Jon Clements is a Chartered PR consultant specialising in B2B PR, corporate and marketing communications and is the founder of Metamorphic PR. Connect at: JonClements ''

The social media pool – just dive in?

Friday, November 14th, 2008 by Jon Clements

 

“Hungrier, less complacent and more willing to embrace new media” for business.

That’s just one view why the US’s fastest-growing private companies – The Inc.500 – are giving the Fortune 500 a beating in terms of social media uptake, including use of blogs, online video and podcasting.

The findings come from what The University of Massachusetts Dartmouth claims to be the first statistically significant reseach into the use of social media in companies.

Comparing last year with this, 11.6% of the Fortune 500 have a public blog against 39% of the Inc.500.  Only 3.6% more of the largest US corporations joined the blogosphere in the period, while 20% of private firms signed up. Now, nearly half (44%) of the Inc.500 companies reckon social media is “very important” to their marketing/business strategy – up nearly 20% on last year.

So, what’s bugging the bigger beasts in the forest about social media? And if this is the case in the States, where does that leave the biggest UK companies? The topic surfaced at this week’s Social Media Cafe launch (#smc_mcr) in Manchester, where it was agreed that large businesses tend to baulk at what they see as the uncontrollable world of social media.

Craig McGinty, with typical candour, told the assembled bloggers and social media-ites at the #smc_mcr: “It needs someone with the cahunas to get things going. But that means taking small steps, dipping their toe in and using a small team which can begin to feel comfortable with it.”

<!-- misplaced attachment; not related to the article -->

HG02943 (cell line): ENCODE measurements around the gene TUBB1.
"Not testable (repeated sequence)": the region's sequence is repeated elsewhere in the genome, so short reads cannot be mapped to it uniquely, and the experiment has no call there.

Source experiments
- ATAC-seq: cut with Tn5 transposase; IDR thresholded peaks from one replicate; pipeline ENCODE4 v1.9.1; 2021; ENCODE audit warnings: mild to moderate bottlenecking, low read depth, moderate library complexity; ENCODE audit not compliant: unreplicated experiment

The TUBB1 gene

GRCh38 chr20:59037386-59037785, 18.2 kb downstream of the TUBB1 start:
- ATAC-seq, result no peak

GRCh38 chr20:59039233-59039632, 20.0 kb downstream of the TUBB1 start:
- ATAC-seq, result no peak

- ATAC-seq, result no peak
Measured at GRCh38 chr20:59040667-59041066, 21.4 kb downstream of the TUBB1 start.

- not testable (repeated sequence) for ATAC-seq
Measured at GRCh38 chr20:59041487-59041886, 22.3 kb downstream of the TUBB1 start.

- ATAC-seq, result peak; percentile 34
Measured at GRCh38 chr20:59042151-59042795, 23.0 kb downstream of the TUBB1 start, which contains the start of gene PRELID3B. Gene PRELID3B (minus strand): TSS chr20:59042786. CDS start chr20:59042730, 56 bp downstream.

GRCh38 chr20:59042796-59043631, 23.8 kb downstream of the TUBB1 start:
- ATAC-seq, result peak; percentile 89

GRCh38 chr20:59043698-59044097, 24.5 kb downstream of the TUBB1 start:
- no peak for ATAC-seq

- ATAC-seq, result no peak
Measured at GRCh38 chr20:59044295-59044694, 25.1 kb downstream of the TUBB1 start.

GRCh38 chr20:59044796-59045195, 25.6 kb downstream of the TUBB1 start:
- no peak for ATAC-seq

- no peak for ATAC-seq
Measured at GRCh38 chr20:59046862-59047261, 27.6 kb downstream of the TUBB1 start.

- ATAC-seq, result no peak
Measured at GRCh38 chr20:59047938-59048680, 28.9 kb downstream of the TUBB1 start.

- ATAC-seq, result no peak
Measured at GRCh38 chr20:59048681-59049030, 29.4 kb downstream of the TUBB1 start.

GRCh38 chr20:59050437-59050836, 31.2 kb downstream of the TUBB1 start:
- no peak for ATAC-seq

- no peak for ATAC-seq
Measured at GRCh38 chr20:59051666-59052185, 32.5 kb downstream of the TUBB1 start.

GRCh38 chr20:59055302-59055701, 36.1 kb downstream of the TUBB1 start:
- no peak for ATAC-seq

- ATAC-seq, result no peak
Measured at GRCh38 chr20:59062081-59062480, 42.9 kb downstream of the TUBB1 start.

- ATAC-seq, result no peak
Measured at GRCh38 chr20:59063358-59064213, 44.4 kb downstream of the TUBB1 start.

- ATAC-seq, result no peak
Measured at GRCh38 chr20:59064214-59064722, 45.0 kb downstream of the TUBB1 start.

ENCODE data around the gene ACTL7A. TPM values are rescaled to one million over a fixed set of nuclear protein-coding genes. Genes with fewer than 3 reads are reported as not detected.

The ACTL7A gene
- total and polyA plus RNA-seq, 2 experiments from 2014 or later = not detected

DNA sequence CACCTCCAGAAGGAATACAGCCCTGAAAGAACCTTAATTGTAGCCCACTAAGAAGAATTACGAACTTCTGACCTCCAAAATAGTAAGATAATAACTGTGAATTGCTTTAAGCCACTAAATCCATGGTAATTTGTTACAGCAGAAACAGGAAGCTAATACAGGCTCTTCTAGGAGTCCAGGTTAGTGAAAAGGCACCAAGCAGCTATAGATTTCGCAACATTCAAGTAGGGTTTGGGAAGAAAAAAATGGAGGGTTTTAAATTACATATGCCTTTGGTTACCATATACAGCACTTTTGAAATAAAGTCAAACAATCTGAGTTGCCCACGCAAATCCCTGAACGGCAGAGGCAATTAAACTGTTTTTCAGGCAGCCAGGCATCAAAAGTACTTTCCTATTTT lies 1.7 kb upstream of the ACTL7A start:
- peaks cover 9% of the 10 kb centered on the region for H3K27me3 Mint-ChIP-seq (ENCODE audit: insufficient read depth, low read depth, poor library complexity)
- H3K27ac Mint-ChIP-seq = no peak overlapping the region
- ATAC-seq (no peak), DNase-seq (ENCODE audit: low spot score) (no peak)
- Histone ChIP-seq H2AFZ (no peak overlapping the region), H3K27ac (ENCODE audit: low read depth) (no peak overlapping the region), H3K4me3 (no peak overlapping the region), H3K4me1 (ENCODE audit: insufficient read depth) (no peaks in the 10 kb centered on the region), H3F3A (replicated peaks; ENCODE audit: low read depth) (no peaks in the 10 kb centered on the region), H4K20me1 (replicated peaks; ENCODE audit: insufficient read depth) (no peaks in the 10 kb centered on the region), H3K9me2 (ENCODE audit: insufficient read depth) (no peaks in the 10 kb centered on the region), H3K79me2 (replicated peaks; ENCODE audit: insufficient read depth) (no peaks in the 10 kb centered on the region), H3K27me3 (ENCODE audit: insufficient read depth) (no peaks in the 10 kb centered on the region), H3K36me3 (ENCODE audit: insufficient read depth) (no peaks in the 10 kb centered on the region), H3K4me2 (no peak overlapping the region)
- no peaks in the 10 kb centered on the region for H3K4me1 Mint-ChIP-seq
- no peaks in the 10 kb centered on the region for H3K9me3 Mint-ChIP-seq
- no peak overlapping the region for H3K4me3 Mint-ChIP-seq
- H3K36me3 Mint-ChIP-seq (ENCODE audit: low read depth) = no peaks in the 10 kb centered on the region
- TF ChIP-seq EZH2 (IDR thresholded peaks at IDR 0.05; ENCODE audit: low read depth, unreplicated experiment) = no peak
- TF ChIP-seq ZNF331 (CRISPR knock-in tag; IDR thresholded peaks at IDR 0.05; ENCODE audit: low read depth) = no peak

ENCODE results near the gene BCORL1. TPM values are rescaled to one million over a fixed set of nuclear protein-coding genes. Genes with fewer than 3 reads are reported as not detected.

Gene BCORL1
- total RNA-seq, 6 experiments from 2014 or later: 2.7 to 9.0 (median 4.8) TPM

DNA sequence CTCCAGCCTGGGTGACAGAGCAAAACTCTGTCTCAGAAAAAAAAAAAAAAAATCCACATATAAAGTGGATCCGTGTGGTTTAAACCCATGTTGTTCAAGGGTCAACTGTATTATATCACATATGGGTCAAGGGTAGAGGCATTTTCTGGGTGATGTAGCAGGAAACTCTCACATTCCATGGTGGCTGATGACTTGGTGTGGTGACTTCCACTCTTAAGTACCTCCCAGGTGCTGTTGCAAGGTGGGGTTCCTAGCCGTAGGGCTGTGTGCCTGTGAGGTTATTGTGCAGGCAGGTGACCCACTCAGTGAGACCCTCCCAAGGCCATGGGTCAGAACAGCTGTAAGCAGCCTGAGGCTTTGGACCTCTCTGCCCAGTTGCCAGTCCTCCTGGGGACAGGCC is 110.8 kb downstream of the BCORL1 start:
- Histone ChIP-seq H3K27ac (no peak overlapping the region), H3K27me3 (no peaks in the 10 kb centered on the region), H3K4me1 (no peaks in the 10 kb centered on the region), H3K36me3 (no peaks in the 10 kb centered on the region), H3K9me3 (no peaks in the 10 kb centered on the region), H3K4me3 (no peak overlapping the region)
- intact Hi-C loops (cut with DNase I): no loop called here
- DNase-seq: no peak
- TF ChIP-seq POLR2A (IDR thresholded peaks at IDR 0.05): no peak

This suggests that despite the fears among gatekeepers, lawyers, compliance departments and whatnot within the larger organisations, the communications world is moving that way and companies run the risk of being left behind. 

About Jon Clements

Jon Clements is a Chartered PR consultant specialising in B2B PR, corporate and marketing communications and is the founder of Metamorphic PR. Connect at: JonClements ''

Ain’t she Tweet

Thursday, November 13th, 2008 by Jon Clements

Just when you’re waiting for something about Twitter to come along, a digital truck load arrives all at once.

Albert Maruggi – always a reliable listen – has a great podcast about how Twitter is more than just a way of micro blogging what you’re doing from minute to minute (though that happens too). He interviews Julio Ojeda-Zapata about his book “Twitter Means Business” and how Twitter can help build relationships with businesses and journalists.

Uber-blogger, Chris Brogan, gives a more personal take on what Twitter means to him plus some strategies on how to get the best out of it, without Twitter becoming a full-time job.

Finally, Stephen Davies over at PR Blogger, has created a roll-call (or Hall of Shame, depending on your viewpoint) of PR people now, officially, Twitter addicts.

As recession looms, anyone with a line in therapy for digital addictions is going to mop up.

About Jon Clements

Jon Clements is a Chartered PR consultant specialising in B2B PR, corporate and marketing communications and is the founder of Metamorphic PR. Connect at: JonClements ''

So is Blogging Journalism?

Wednesday, November 12th, 2008 by Linda Isted

The question (darling of media courses world wide) came up because it occurred to me that the reason I’m not an instinctive blogger is because it still says journalist on my passport. 

What journalists are supposed to do (foundation PR course 1.01 coming up) is news.  They ask questions, take notes, ask more questions, establish the facts, gather representative opinions and present it back in their audience’s favoured style.